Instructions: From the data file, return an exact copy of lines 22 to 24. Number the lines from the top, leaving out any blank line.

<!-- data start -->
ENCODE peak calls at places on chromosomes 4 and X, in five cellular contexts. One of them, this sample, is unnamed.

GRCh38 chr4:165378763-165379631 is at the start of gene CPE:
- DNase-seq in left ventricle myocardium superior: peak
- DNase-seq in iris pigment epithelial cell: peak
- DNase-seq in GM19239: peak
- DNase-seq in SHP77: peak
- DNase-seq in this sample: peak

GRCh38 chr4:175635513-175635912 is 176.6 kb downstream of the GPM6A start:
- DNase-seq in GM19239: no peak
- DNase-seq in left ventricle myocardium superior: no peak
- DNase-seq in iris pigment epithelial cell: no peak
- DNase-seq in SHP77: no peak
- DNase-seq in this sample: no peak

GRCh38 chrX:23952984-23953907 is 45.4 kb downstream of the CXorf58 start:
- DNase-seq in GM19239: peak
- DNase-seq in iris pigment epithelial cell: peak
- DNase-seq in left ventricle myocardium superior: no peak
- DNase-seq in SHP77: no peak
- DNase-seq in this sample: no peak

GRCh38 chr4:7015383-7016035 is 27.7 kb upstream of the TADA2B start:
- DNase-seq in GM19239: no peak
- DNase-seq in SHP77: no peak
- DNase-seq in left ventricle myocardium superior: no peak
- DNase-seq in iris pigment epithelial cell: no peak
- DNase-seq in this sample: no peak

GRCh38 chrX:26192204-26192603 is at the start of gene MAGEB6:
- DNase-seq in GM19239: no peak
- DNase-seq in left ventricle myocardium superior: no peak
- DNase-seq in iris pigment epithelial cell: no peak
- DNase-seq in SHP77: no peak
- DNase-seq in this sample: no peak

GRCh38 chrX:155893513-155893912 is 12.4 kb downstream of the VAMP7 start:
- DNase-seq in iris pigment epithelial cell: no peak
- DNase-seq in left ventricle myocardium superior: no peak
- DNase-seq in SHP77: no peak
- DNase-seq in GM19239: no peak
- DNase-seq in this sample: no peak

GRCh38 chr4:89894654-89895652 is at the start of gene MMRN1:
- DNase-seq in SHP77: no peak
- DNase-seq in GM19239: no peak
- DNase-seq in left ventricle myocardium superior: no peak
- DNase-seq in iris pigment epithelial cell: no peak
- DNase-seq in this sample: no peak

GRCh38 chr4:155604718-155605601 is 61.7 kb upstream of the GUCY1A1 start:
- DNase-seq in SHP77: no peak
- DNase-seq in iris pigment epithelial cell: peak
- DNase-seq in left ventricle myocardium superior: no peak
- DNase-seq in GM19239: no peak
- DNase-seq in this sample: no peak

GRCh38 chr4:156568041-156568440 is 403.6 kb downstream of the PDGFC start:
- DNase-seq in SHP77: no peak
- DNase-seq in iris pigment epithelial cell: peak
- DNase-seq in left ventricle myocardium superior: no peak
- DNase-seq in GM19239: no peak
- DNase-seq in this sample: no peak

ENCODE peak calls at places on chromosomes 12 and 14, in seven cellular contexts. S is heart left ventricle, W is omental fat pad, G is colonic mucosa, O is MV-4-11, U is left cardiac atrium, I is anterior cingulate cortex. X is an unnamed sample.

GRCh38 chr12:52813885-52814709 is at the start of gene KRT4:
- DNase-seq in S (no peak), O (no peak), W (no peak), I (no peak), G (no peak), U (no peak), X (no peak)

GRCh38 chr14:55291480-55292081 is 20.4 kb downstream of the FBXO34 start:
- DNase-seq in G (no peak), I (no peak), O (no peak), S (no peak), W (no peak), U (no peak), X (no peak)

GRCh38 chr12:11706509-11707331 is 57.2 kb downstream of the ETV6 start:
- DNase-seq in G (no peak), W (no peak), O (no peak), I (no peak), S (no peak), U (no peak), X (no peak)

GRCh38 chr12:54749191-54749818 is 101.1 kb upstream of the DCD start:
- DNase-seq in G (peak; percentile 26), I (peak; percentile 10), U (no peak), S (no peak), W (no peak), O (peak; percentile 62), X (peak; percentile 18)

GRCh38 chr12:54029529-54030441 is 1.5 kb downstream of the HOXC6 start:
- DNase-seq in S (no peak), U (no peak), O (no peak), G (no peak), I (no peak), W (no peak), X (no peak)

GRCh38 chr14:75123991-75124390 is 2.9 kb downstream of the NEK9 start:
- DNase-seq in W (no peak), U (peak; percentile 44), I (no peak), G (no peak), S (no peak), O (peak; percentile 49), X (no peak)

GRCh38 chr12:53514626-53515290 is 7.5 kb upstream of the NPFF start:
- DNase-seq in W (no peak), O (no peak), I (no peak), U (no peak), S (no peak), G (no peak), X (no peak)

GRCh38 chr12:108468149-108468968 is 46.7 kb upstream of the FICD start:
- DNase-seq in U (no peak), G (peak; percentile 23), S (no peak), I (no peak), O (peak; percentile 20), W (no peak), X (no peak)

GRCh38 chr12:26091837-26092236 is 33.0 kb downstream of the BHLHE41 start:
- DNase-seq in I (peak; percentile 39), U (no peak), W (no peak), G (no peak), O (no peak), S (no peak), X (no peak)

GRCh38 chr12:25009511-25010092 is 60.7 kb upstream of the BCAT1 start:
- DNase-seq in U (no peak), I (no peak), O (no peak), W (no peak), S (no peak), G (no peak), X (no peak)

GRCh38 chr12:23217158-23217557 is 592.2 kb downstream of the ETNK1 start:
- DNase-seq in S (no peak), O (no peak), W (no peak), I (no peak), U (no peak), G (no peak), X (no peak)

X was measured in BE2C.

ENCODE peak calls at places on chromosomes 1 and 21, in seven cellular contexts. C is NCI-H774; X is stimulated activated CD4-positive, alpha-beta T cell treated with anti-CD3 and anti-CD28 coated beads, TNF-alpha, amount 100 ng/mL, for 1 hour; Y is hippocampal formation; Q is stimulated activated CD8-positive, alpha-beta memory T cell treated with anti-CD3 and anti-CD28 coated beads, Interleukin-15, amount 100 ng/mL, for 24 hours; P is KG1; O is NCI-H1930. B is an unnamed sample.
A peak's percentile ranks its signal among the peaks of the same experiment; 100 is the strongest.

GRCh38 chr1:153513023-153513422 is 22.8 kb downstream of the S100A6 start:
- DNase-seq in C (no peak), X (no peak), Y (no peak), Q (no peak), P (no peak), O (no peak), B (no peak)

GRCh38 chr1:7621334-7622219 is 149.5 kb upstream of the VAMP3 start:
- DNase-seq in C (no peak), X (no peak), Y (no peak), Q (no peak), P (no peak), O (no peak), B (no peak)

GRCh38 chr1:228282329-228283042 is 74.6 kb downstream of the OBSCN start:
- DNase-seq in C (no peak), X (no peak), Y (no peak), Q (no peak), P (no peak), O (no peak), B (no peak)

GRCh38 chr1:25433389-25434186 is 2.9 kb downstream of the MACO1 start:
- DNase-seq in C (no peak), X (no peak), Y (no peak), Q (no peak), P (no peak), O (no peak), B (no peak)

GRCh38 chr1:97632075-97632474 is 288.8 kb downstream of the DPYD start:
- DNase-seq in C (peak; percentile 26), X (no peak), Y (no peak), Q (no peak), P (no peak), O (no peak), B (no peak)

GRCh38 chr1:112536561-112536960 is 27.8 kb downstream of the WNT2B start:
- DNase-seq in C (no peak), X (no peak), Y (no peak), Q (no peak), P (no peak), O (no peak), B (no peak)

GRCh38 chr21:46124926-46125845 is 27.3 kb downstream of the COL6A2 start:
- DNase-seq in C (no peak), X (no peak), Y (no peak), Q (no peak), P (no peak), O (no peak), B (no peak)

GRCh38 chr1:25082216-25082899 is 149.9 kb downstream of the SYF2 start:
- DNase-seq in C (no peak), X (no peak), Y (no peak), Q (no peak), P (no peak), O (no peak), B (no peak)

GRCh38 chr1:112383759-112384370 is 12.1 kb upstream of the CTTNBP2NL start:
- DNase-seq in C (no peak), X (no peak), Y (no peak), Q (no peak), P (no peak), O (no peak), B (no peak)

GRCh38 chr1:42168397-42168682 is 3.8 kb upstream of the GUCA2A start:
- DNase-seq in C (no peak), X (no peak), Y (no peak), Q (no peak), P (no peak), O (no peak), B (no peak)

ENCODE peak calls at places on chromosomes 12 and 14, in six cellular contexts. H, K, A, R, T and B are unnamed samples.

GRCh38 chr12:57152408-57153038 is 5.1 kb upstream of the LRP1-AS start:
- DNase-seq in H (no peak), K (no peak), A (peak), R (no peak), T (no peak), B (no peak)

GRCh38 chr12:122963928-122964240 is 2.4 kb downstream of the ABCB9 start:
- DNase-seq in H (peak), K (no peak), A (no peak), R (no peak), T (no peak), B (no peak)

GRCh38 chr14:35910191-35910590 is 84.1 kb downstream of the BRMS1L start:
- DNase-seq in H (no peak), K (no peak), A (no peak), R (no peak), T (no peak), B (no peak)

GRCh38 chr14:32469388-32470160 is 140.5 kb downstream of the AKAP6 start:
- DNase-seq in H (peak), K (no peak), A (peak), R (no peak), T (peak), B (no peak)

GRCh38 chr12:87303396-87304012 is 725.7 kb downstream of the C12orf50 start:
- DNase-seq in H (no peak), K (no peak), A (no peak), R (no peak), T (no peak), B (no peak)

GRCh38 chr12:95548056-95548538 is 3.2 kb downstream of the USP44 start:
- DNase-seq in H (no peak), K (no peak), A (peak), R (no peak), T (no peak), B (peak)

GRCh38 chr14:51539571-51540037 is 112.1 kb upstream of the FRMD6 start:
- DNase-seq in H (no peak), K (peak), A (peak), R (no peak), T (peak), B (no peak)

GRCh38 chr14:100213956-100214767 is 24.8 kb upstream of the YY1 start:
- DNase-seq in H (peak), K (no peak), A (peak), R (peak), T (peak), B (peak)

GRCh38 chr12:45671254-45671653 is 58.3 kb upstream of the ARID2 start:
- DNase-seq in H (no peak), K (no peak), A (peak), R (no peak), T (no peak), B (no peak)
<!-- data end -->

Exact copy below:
- DNase-seq in SHP77: no peak
- DNase-seq in left ventricle myocardium superior: no peak
- DNase-seq in iris pigment epithelial cell: no peak